Page pass-through method for ASP.

Source: Internet
Author: User
Tags server memory

Page pass-through is a problem that will be faced in the early days of the study, such as page pass value, store object value, Ajax, class, model, form, etc. But generally speaking, it is simpler to use Querystring,session,cookies,application,server.transfer.

  First, QueryString

QueryString is a very simple method of transmitting values that can be displayed in the browser's address bar. You can use this method if you are passing one or more security requirements that are not high or have a simple structure. However, you cannot use this method for passing arrays or objects.

Advantages of this approach: 1. Simple to use, it is very effective to pass a number or text value when the security requirements are not high.
Disadvantages of this approach: 1. Lack of security, because its value is exposed in the browser's URL address.
2. The object cannot be passed.

How to use: 1. Construct the URL address in the source page code with the name and value that you want to pass.
2. The code on the source page is Response.Redirect (URL) and redirected to the URL address above.
3. The code on the destination page uses the request.querystring["name"] and takes out the value passed in the URL address.

Example: (1) a.aspx

private void Button1_Click (object sender, System.EventArgs e) {string s_url;   S_url = "B.aspx?name=" + Label1.Text; Response.Redirect (S_url); }

(2) b.aspx

private void Page_Load (object sender, EventArgs e) {label2.text = request.querystring["name"];}

  Second, Session

  Presumably this is the most common usage of everyone, its operation is similar to application, acting on the user's personal, so, excessive storage will lead to the depletion of server memory resources.

Pros: 1. Simple to use, not only to pass simple data types, but also to pass objects.
2. The size of the data volume is unlimited.

Cons: 1. Storing large amounts of data in session variables consumes more server resources.

2. Easy to lose.

How to use: 1. Create the name and value you need to pass in the code of the source page construct the Session variable: session["name"]= "Value (Or Object)";

2. The code in the destination page uses the session variable to remove the passed value. Result = session["Nmae"]

Note: The session can be destroyed when not used, the method is: Clear one: Session.remove ("Session name");

Clear all: Session.clear ();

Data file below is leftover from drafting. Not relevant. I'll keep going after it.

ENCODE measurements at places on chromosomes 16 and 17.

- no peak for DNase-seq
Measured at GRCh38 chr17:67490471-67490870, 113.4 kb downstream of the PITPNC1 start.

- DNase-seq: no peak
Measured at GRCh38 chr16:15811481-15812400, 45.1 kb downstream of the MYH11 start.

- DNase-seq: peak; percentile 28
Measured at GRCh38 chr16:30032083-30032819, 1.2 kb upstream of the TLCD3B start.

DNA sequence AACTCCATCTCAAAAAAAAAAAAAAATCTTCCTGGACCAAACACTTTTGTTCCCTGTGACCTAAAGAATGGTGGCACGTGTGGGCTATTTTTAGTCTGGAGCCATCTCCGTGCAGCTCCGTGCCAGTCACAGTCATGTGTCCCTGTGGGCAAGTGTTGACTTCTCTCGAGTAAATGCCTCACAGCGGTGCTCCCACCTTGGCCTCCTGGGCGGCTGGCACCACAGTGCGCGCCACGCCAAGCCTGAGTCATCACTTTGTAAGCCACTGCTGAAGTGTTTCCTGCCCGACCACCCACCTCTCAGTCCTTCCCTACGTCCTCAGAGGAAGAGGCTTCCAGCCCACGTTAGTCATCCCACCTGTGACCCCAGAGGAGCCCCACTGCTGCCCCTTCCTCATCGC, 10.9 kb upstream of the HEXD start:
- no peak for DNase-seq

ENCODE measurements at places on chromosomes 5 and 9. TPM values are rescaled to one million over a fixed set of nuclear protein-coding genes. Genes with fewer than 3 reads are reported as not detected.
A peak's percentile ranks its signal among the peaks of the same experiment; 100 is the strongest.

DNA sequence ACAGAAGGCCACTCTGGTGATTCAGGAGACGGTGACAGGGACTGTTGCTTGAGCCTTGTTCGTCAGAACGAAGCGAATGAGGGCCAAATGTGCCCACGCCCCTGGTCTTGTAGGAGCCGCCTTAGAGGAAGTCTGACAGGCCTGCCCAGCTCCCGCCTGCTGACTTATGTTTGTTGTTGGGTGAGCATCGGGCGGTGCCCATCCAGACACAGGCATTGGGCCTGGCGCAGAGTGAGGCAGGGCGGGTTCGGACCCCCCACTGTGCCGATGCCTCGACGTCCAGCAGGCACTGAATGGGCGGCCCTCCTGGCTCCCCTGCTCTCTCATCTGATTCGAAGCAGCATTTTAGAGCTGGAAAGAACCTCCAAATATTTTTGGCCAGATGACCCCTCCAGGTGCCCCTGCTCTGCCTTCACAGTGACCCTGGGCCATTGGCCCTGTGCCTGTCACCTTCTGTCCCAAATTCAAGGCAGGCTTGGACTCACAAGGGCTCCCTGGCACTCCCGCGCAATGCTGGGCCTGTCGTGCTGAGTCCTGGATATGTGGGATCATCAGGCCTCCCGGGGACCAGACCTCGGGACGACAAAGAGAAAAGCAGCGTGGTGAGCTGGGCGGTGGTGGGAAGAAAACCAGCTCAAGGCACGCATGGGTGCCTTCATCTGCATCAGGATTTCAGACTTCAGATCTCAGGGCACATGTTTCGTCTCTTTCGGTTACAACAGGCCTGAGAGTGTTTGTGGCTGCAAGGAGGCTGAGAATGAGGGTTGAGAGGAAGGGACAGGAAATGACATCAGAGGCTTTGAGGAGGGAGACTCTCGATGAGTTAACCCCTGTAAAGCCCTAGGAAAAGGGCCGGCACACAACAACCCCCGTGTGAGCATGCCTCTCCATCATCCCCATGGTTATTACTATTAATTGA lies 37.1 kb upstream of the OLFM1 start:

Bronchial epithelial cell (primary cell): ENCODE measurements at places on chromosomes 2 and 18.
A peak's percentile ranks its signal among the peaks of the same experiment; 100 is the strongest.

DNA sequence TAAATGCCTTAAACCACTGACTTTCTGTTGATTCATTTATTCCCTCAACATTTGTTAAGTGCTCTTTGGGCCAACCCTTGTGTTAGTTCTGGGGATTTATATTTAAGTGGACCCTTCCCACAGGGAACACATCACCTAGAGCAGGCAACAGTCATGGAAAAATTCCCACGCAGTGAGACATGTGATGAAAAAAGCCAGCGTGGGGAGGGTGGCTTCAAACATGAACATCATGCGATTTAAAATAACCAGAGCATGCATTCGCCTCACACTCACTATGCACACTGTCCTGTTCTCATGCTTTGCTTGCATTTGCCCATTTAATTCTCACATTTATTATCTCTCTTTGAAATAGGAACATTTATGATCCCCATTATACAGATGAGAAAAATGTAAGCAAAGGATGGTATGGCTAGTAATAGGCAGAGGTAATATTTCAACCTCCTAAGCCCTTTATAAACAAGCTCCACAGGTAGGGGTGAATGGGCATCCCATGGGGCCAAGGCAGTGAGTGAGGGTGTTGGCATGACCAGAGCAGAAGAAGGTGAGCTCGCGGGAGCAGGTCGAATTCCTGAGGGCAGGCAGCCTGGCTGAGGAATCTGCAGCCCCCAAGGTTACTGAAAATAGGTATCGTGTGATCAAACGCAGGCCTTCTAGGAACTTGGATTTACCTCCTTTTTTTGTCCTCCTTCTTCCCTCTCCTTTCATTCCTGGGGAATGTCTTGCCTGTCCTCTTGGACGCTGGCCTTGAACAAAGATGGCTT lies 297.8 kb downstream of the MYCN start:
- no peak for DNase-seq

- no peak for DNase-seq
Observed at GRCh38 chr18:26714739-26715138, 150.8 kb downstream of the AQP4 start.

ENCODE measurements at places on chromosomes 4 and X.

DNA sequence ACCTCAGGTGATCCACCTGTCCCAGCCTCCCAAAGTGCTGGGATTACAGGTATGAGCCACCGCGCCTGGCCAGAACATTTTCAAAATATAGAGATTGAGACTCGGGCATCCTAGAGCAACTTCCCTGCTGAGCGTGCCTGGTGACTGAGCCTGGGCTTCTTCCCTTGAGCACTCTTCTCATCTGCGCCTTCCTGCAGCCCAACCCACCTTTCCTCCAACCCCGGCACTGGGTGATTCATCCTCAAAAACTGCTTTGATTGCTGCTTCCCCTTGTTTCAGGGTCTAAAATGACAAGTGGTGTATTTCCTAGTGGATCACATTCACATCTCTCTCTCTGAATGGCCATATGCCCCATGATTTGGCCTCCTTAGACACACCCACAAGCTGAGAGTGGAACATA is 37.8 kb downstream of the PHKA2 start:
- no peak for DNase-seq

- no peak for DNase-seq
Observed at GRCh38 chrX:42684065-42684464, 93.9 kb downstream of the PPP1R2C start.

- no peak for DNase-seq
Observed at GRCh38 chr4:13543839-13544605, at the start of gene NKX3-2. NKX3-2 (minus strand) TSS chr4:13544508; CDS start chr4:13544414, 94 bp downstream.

Example: (1) a.aspx

private void Button1_Click (object sender, System.EventArgs e) {session["name"] = Label.text;}

(2) b.aspx

private void Page_Load (object sender, EventArgs e) {string name; Name = session["Name"]. ToString (); }

Third, cookies

  This is also a common use of the method, the cookie is used to store small pieces of information in the user's browser, save the user's relevant information, such as user access to a website user ID, user preferences, etc., the next time the user can retrieve the previous information. So cookies can also pass values between pages. Cookies are passed back and forth between the browser and the server via an HTTP header. A cookie can contain only the value of a string, and if you want to store an integer value in a cookie, you need to first convert to a string.

As with the session, it is for each user, but there is an essential difference, that is, the cookie is stored on the client, and the session is stored on the server side. And the use of cookies should be used in conjunction with the ASP.

Pros: 1. Simple to use, is a very common way to maintain user state. For example, in a shopping site, users can use it to maintain user status when they cross multiple page forms.

Cons: 1. It is often criticized for collecting user privacy.

2. Security is not high, easy to forge.


How to use: 1. Create a Cookie object in the source page code that creates the name and value you want to pass:

2. The code on the destination page uses the cookie object to remove the value passed: Result = request.cookies["MyCookie"]. Value;

Example: (1) a.aspx

private void Button1_Click (object sender, System.EventArgs e) {HttpCookie Objcookie = new HttpCookie ("MyCookie", "hello,c  Ookie! "); RESPONSE.COOKIES.ADD (Objcookie); }

(2) b.aspx

String myname1value;myname1value = request.cookies["MyCookie"]. Value;

  Iv. Application

The Application object is scoped to the whole global, which means it is valid for all users. It is valid throughout the application life cycle, similar to using global variables, so it can be accessed from different pages. It differs from the session variable in that the former is a global variable shared by all users, and the latter is a unique global variable for each user.

One might ask, since all users can use the application variable, where can he use it? Here's an example: the number of site visits. It can be manipulated when multiple requests are accessed.

Pros: 1. Easy to use, consumes less server resources.

2. Not only can pass the simple data, but also can pass the object.

3. The size of the data volume is unlimited.

Cons: 1. It is easy to be manipulated as a global variable. Therefore, the variables used by individual users are generally not application.

How to use: 1. Create the name and value you need to pass in the code of the source page construct the application variable: application["Nmae"]= "Value (Or Object)";

2. The code on the destination page uses the application variable to remove the passed value. Result = application["Nmae"]

Note: The common lock and unlock methods are used to lock and unlock, in order to prevent concurrent modifications.

Example: (1) a.aspx

private void Button1_Click (object sender, System.EventArgs e) {application["name"] = Label1.Text;}

(2) b.aspx

private void Page_Load (object sender, EventArgs e) {string name;   Application.Lock (); Name = application["Name"].   ToString (); Application.UnLock (); }

  Wu, Server.Transfer

  This can be said to be the method used by the development of the face-like object, which uses the Server.Transfer method to direct the process from the current page to another page, the new page uses the reply stream of the previous page, so this method is completely object-like, concise and effective.

Server.Transfer is to go from the current ASPX page to the new ASPX page, the server side executes the new page and outputs, and in the new page through Context.Handler to get the values of the various data types passed by the previous page, form data, QueryString. Because the redirection is complete on the server side, the URL address in the client browser does not change. When Server.Transfer is called, the current ASPX page terminates execution and the execution process goes to another ASPX page, but the new ASPX page still uses the reply stream created by the previous ASPX page.